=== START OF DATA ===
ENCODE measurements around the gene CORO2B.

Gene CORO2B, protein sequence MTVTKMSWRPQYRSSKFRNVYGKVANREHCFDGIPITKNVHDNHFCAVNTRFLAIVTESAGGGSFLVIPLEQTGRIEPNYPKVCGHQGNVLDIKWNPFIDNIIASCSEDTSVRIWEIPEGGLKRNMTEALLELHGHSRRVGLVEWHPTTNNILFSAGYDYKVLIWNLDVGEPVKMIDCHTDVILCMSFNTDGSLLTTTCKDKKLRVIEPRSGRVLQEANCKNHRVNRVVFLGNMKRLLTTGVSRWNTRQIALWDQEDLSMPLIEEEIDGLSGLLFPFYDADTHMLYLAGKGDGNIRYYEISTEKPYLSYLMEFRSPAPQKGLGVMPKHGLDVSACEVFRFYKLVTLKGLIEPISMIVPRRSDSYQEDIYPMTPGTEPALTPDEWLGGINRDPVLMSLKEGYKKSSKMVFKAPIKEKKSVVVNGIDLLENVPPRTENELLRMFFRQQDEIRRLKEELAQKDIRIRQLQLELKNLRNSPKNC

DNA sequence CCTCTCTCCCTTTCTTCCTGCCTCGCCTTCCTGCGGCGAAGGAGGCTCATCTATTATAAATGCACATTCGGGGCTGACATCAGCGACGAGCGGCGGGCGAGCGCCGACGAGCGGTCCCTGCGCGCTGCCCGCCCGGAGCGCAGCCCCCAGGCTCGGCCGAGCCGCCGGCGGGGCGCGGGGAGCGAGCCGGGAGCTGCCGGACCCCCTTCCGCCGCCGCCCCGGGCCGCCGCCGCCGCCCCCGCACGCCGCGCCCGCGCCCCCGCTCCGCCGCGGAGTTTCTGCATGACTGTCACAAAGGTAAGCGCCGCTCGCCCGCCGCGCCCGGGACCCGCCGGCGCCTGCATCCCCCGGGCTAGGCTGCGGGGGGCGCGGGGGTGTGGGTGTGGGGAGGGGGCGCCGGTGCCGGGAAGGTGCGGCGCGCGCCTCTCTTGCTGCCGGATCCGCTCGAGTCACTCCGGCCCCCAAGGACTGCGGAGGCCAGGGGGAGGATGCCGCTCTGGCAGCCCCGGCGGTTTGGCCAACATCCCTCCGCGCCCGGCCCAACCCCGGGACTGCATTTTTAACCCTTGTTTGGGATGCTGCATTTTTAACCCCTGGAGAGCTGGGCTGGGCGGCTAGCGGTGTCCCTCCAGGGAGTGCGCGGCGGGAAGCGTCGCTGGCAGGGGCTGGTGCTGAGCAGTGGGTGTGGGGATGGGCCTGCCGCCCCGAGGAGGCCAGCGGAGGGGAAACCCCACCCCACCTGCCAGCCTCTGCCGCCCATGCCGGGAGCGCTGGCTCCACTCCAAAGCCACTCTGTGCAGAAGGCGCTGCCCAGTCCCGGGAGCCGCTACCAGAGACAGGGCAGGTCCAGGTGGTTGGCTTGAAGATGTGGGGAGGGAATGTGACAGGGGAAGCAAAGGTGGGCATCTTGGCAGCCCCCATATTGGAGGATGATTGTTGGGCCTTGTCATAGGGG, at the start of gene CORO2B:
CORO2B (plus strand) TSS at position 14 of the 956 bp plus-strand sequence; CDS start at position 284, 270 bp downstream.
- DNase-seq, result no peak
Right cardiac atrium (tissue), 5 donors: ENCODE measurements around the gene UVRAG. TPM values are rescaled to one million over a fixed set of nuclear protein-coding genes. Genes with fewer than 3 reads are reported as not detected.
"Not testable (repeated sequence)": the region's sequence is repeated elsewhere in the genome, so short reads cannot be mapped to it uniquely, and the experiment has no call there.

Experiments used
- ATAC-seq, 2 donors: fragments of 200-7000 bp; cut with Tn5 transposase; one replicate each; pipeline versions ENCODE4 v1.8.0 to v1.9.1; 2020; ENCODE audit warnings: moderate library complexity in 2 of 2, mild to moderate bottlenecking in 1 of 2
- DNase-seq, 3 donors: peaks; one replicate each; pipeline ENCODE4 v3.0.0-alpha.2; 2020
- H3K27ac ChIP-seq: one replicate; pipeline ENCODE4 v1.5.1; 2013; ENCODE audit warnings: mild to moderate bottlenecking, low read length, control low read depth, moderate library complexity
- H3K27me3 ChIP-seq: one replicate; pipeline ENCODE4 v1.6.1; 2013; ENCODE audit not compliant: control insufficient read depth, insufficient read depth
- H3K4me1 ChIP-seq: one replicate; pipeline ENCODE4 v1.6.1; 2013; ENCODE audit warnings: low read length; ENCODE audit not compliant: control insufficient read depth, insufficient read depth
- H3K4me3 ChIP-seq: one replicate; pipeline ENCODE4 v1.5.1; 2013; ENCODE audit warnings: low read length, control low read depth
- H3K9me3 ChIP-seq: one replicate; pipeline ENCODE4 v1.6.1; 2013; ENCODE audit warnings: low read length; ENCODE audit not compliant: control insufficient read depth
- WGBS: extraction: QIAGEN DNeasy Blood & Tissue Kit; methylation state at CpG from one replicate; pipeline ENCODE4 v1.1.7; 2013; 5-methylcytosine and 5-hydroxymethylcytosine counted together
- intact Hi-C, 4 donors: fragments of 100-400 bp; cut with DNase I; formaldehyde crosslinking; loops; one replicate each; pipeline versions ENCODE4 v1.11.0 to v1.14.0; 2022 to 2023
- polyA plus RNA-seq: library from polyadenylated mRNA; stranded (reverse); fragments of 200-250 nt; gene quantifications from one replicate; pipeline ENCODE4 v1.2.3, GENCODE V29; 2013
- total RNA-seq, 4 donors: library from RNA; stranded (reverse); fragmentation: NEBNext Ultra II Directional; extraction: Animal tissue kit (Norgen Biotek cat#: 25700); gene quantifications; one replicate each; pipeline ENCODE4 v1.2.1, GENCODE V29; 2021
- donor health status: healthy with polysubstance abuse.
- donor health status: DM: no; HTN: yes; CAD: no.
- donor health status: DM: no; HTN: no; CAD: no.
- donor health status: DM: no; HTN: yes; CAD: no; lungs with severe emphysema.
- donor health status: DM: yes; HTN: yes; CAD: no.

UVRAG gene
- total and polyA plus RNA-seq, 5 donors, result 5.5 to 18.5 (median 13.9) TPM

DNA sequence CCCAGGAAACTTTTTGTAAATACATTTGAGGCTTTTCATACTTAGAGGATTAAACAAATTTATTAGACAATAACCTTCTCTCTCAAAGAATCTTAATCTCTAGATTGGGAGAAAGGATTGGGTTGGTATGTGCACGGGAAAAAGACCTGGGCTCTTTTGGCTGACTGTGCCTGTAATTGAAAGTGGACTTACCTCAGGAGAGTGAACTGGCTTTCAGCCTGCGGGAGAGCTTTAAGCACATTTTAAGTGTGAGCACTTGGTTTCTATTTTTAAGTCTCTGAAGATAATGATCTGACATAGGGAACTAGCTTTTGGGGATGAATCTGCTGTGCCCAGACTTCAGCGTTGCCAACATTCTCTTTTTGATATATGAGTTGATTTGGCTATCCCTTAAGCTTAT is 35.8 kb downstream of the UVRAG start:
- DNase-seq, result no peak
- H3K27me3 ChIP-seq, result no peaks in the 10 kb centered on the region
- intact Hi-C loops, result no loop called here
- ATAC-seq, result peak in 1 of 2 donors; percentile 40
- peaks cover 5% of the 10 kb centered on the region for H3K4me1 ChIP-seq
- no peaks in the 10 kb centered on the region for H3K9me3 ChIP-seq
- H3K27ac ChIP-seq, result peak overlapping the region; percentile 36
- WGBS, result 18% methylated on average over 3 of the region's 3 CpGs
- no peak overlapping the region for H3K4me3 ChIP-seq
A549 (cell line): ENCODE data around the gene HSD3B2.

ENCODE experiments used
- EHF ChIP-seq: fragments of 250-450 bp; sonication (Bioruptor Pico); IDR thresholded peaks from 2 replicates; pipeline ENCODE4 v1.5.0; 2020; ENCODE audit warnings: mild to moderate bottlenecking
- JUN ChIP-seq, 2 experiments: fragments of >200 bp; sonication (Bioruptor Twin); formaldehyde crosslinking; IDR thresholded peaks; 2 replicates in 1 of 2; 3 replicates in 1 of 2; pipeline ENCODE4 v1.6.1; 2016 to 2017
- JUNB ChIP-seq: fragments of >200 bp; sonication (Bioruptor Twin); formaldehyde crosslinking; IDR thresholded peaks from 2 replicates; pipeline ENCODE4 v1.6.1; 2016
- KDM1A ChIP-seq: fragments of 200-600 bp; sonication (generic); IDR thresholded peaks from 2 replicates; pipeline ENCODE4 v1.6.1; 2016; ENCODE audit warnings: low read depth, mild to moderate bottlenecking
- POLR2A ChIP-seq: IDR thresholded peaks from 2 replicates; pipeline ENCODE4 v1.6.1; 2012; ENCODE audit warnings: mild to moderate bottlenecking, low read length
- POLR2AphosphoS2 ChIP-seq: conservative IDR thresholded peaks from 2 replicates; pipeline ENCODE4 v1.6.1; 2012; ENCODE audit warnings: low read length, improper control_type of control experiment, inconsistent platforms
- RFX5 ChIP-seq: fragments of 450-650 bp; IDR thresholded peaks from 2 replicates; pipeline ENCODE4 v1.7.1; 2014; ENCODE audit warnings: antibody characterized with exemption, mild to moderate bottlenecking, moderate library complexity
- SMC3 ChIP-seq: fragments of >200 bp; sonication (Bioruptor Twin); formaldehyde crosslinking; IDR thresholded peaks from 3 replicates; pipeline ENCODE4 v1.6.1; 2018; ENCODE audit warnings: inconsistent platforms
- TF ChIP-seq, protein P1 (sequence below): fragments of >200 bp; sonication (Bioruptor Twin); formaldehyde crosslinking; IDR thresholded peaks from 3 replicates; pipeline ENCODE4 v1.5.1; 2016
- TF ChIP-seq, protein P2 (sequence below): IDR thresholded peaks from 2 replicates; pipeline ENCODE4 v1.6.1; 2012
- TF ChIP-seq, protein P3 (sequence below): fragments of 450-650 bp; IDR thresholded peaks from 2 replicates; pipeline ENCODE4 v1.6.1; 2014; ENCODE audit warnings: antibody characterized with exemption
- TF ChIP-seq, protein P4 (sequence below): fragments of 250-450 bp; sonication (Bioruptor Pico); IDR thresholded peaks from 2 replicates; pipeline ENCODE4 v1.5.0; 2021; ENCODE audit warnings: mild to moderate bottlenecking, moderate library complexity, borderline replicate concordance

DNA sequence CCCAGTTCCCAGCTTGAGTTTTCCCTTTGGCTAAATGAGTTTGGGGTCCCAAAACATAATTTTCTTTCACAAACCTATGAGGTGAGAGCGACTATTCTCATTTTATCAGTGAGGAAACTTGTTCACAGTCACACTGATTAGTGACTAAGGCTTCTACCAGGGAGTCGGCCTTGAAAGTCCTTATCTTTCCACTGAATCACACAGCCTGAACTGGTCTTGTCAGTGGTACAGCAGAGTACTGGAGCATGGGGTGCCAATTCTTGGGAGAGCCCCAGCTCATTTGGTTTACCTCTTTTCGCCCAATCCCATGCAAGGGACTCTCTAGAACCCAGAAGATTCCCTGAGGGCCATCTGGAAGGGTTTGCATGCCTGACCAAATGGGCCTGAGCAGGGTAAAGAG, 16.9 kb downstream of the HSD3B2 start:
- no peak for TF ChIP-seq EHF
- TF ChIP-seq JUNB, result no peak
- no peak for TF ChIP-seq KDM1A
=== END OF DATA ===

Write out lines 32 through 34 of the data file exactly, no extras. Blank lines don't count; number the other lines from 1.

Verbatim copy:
- peaks cover 5% of the 10 kb centered on the region for H3K4me1 ChIP-seq
- no peaks in the 10 kb centered on the region for H3K9me3 ChIP-seq
- H3K27ac ChIP-seq, result peak overlapping the region; percentile 36